We could make the argument that the establishment 'killed' such greats as computer engineer pioneer Alan Turning or comedian/activist Lennie Bruce, talented and brilliant people who died by their own hand after being prosecuted harshly by both the legal and public establishments for what they did or who they were. It's never cut and dry who should be more responsible for these tragic situations, but Schwartz fate is unfortunately not unique when individual idealism butts heads with an established political, legal and social system.

C_Ryback
C_Ryback

@twonay Hey, Einstein -- he felony broke-into MIT. Get a clue.

mrbomb13
mrbomb13

@PaulS

Actually, Cohen was right to make that statement.  According to the American Psychological Association (APA), "Suicide is the act of killing yourself, most often as a result of depression or other mental illness."  In the U.S. the APA's and the DSM Manual's definition take precedence over the World Health Organization (which is a global, non-nation specific entity).

So, while I don't agree with much of what Cohen wrote, at least he got the cause of suicide right.

Source:  http://www.apa.org/topics/suicide/index.aspx

David_Booth
David_Booth

@thewags.05No, he was charge but not convicted, and likely would have been found INNOCENT.  Please read more about it before assuming that he was guilty: http://unhandled.com/2013/01/12/the-truth-about-aaron-swartzs-crime/

There is a huge difference between doing something that someone else doesn't want you to do and breaking the law. I'm sure there are people who didn't want me to post this comment, but that does not make it illegal.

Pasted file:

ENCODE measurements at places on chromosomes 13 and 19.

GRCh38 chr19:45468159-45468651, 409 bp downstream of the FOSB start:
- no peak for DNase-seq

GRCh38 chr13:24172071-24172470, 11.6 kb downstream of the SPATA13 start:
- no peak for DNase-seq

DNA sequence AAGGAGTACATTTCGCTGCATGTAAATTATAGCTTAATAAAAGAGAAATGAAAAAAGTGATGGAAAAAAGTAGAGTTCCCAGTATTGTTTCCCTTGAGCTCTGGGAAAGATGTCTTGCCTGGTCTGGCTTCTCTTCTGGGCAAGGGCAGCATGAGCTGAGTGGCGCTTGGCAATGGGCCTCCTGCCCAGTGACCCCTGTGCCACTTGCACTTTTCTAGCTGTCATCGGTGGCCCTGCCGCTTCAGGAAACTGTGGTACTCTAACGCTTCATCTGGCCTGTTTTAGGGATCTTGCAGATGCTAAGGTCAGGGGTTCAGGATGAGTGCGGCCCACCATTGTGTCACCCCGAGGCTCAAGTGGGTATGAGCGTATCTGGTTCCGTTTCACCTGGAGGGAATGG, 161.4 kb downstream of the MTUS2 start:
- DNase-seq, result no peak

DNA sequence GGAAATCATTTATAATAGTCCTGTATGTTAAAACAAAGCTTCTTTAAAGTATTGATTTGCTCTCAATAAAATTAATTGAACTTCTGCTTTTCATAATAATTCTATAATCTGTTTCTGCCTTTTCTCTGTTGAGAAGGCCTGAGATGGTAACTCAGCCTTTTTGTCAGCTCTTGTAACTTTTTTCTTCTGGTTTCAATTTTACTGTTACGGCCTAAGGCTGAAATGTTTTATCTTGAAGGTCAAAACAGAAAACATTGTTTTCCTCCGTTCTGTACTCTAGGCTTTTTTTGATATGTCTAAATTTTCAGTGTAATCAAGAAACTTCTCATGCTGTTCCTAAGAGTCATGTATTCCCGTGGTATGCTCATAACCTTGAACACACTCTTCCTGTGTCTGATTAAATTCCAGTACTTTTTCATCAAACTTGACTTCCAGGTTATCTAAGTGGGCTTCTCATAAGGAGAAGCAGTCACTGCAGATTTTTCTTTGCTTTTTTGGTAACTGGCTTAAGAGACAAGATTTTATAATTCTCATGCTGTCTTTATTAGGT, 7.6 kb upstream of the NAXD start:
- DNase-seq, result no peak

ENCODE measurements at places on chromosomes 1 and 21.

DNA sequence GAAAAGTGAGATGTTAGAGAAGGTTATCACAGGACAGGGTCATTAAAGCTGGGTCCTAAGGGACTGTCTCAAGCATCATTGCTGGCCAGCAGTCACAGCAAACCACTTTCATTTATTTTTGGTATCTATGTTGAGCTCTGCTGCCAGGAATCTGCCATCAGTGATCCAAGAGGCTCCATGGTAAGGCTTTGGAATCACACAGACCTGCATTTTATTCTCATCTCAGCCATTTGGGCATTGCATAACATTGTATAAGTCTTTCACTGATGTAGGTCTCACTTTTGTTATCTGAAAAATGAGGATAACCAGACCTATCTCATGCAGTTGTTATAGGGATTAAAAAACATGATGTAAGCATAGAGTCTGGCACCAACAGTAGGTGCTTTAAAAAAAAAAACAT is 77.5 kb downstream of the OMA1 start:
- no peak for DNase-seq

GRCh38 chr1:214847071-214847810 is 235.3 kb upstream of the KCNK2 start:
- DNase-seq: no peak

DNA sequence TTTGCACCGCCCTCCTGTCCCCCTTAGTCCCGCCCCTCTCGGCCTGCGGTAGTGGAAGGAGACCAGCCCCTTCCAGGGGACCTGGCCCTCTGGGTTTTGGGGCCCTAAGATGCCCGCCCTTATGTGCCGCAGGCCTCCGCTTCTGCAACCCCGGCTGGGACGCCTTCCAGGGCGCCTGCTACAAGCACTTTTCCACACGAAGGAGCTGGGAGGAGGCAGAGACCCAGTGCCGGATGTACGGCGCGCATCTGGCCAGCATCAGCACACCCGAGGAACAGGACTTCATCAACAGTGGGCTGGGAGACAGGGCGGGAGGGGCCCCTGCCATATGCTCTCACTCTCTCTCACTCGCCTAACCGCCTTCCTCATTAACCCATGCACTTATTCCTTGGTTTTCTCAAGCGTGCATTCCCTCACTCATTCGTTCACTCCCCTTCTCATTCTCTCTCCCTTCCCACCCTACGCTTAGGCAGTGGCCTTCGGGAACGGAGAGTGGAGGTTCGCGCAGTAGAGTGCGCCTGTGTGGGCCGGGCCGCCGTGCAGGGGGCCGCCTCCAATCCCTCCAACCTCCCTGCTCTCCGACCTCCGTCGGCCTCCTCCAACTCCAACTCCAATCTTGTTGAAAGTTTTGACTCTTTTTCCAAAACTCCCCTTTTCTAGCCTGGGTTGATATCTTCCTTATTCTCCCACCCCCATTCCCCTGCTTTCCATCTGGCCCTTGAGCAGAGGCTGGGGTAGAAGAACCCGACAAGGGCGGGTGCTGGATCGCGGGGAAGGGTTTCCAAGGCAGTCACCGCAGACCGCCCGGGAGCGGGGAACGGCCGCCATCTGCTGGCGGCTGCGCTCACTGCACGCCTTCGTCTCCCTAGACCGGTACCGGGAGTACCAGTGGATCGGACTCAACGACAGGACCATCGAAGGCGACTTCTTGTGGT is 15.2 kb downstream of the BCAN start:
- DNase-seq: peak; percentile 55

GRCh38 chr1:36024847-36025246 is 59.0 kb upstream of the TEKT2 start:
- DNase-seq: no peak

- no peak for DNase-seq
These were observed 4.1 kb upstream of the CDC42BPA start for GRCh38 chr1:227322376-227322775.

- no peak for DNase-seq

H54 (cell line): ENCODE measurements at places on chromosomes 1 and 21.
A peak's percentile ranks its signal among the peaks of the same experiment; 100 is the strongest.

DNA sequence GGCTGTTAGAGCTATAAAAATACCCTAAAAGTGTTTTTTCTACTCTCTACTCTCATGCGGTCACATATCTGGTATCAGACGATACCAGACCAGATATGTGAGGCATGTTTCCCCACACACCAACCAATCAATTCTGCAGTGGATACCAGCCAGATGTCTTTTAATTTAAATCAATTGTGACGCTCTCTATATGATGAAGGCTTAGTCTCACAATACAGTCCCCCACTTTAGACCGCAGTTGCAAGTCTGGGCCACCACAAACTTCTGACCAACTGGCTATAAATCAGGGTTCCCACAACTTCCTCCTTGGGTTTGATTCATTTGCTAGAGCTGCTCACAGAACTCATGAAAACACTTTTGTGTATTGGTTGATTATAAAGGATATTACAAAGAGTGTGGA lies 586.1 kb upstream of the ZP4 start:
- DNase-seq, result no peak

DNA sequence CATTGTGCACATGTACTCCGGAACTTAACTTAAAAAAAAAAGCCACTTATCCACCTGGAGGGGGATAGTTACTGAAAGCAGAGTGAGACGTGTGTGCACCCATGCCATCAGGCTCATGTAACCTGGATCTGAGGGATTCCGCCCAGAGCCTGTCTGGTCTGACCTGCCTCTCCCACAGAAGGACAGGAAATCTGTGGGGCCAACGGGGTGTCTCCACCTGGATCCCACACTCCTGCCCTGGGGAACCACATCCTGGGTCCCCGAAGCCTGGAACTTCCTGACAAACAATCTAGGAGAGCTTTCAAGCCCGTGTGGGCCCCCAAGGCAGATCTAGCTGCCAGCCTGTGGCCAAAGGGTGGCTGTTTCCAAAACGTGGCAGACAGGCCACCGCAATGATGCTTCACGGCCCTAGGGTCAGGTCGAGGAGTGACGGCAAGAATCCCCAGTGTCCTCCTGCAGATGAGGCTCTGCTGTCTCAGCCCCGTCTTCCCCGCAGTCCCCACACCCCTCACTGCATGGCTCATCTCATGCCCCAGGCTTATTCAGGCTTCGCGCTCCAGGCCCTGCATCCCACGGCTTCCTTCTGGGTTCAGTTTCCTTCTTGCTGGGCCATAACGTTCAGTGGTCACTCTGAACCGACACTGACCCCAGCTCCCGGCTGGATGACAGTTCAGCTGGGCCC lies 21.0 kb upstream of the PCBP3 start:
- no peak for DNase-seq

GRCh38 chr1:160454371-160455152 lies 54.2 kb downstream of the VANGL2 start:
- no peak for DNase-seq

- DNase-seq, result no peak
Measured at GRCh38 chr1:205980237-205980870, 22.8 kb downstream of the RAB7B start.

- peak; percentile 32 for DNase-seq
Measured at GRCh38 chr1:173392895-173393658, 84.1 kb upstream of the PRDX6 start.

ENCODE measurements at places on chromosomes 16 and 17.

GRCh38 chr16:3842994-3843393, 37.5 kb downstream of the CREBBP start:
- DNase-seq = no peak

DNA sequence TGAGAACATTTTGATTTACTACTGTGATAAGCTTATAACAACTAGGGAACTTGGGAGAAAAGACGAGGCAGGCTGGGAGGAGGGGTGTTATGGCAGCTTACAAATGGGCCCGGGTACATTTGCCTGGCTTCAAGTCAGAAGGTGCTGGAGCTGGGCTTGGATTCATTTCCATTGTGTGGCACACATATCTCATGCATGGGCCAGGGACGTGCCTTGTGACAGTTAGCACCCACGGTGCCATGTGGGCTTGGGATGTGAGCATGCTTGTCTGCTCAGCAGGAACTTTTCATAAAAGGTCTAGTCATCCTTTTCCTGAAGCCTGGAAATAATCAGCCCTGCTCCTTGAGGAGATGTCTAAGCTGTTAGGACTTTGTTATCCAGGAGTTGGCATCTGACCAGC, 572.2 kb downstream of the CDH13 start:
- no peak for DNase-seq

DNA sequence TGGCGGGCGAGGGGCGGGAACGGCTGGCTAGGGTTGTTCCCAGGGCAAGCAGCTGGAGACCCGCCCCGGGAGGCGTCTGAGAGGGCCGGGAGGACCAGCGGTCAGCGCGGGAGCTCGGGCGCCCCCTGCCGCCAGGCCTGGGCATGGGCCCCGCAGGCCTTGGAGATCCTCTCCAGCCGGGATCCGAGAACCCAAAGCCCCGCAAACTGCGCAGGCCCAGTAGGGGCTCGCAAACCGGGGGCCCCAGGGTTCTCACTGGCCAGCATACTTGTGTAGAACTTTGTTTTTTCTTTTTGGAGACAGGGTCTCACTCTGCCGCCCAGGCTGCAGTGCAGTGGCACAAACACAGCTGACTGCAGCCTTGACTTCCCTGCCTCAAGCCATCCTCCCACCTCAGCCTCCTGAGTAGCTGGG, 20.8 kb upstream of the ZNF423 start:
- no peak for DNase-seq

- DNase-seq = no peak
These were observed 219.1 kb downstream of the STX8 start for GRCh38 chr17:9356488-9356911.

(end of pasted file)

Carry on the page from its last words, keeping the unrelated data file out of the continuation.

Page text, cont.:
C_Ryback
C_Ryback

@David_Booth D, you burglarize a lot of buildings, you'll get your head shot off. Guaranteed.

Start thinking. Good luck. You are welcome.

thewags.05
thewags.05

@SkyFairlane Even if they were bullying him it doesn't make what he did right.  As an author of some of those articles I see him as a criminal.   How many of you can say the same thing?

C_Ryback
C_Ryback

@SkyFairlane Yeah, 49.6% of Americans feel the same way about OweBama (D) and his Chicago thugs. They're going to fight those neo-Commies, to the last.

Adam killed himself. That's on him, and no one else. OweBama's (D) thuggery is killing the spirits of many Americans. They aren't killing themselves -- they're buying more ammo. Because that's all the Chicago thugs (D) understand -- force.

thewags.05
thewags.05

@DerekLogan The alternative is don't break the law. Fight within the confine of the law.  There's no way around it he was a criminal who broke the law.  He was also suffering from depression, which is obviously the reason he killed himself.  He took the cowards way out.

David_Booth
David_Booth

@C_Ryback, No, Aaron did not break into MIT.  First, MIT is an open campus.  Second, neither trespassing nor breaking and entering were a part of the charges.

MatthewHale
MatthewHale

@C_Ryback 


Auto erotic asphyxiation, you mean? Dullard. 


Off you go now little man back to the shallow end of the gene pool from where you crawled.